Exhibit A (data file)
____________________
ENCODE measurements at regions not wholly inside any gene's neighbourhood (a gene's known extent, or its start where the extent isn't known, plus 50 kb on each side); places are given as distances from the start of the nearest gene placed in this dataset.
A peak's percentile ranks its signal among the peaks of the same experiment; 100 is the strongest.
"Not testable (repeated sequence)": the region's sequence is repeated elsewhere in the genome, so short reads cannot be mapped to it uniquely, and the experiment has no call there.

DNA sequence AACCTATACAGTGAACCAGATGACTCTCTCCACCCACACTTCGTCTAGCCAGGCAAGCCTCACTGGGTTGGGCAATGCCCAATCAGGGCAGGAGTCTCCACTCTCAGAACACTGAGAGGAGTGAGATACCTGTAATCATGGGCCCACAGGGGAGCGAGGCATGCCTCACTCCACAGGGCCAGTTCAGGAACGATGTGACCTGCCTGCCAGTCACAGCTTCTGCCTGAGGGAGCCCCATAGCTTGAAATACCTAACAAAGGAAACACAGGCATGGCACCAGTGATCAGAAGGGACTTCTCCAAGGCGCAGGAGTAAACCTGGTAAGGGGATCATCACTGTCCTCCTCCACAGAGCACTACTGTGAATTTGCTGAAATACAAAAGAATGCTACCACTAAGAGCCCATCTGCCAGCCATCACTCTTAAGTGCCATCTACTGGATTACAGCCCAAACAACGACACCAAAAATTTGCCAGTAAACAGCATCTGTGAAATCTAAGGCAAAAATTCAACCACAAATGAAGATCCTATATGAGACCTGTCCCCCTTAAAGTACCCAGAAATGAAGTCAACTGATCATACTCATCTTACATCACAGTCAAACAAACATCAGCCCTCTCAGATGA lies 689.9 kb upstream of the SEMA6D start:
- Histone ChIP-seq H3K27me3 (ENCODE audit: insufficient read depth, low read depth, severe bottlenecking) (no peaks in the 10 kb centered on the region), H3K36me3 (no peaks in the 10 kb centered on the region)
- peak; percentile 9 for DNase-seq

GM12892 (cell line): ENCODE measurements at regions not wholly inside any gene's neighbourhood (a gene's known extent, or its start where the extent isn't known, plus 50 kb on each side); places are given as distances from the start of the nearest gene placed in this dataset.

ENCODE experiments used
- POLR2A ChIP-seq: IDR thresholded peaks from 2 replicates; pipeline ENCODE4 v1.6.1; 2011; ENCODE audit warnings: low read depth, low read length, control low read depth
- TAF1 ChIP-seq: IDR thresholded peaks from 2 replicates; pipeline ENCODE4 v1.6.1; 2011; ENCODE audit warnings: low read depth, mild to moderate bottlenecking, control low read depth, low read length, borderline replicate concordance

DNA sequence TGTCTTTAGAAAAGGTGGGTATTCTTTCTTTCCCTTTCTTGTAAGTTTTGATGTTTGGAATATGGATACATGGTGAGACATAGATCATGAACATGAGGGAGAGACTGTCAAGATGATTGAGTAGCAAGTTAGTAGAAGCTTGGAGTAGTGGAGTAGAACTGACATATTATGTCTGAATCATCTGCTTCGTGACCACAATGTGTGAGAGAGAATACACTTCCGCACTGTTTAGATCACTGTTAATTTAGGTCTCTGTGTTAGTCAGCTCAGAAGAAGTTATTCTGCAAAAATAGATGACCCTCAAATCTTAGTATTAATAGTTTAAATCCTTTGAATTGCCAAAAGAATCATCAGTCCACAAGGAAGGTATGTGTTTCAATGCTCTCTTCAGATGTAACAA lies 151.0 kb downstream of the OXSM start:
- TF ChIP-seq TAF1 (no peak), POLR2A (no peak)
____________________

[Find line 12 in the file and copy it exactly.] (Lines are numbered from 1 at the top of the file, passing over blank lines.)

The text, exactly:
- TF ChIP-seq TAF1 (no peak), POLR2A (no peak)